Sunday, April 5, 2009

Fame: Edmonia Lewis

I discovered Mary Edmonia Lewis while reading up on the 1893 Columbian Exposition in Chicago (she was the only local artist who exhibited). Edmonia claimed she was born in Greenbush, NY on July 4th, 1844, but this may or may not be true. There's a discussion of her New York State connections in the Hudson River Bracketed blog: Inventing Edmonia Lewis and Inventing Edmonia Lewis II.

The Dr. Martin Luther King Jr. Library says of her:
Riding the crest of the neoclassical revival in the 1870's, sculptress Edmonia Lewis attracted wide notice in a field generally dominated by men. She was, in fact, the first African American sculptor to achieve international distinction.
See some of her sculptures in this Smithsonian online exhibition: Cleopatra Lost & Found. ("Cleopatra" currently is displayed on the second floor of the Smithsonian American Art Museum, where we snuck this cell phone photo).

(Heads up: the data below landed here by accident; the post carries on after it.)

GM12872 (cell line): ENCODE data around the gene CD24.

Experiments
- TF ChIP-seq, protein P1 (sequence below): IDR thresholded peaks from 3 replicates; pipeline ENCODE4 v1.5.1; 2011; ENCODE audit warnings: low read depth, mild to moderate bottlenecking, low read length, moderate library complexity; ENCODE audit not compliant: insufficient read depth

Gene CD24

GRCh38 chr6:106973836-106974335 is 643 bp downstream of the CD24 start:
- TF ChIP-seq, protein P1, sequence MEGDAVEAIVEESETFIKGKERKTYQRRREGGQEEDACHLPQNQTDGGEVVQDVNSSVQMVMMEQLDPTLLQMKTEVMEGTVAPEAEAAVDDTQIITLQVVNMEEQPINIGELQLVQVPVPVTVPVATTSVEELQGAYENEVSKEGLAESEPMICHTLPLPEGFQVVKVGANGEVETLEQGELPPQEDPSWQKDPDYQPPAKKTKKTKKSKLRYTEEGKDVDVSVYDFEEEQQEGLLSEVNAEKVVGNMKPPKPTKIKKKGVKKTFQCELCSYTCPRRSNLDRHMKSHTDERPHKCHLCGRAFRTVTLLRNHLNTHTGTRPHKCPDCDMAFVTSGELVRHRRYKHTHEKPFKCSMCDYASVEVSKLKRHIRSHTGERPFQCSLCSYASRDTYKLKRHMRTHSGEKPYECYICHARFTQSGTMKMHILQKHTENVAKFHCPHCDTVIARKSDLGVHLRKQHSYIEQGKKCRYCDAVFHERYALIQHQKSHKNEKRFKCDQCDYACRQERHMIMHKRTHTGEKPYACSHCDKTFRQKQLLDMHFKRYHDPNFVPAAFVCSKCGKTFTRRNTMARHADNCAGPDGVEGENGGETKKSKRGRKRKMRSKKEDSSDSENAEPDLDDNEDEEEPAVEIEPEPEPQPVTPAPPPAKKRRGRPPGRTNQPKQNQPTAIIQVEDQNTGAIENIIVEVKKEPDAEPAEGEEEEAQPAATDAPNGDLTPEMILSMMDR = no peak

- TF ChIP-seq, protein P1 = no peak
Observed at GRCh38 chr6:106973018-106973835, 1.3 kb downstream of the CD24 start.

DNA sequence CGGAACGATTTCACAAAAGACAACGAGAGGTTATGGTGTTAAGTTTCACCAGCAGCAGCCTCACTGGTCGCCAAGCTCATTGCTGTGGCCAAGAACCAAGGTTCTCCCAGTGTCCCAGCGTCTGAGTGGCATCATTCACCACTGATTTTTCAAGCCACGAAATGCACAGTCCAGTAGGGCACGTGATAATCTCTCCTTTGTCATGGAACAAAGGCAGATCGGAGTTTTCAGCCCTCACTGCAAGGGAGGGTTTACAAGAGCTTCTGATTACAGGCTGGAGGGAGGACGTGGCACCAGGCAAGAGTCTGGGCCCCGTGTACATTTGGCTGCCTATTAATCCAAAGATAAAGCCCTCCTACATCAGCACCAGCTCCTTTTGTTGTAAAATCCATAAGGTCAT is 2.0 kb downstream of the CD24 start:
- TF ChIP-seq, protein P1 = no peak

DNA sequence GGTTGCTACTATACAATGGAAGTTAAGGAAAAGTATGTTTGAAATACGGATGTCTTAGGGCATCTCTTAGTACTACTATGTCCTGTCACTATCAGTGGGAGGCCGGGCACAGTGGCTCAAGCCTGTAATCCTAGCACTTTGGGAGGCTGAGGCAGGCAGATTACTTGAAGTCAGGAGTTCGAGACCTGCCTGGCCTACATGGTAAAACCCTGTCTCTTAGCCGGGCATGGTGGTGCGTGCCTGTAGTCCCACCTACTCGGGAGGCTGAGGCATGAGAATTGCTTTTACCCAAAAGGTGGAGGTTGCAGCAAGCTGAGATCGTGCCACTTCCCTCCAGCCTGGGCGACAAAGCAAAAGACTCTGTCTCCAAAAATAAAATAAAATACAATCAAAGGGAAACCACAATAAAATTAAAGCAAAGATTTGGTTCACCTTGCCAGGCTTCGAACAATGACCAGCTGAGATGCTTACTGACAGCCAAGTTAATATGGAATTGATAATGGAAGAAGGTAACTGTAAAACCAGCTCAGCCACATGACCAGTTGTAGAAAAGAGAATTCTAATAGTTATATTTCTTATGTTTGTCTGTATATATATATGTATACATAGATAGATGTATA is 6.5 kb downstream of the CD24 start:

Cleopatra's story is told in Smithsonian magazine, September 1996: The Object at Hand:
The circuitous route of Edmonia Lewis' masterwork, a controversial portrayal of Cleopatra at the moment of death, included stints as decor in a Chicago saloon and as a grave marker for a racehorse
Another lost Lewis sculpture, "Veiled Bride of Spring", was found a few years ago in a public library in Kentucky (check your attic - you never know!).

UPDATE: See article "City of Rensselaer Awarded “Honor Roll of Abolitionists” on the last page of this PDF file of the Sept. 2007 The Informed Constituent.

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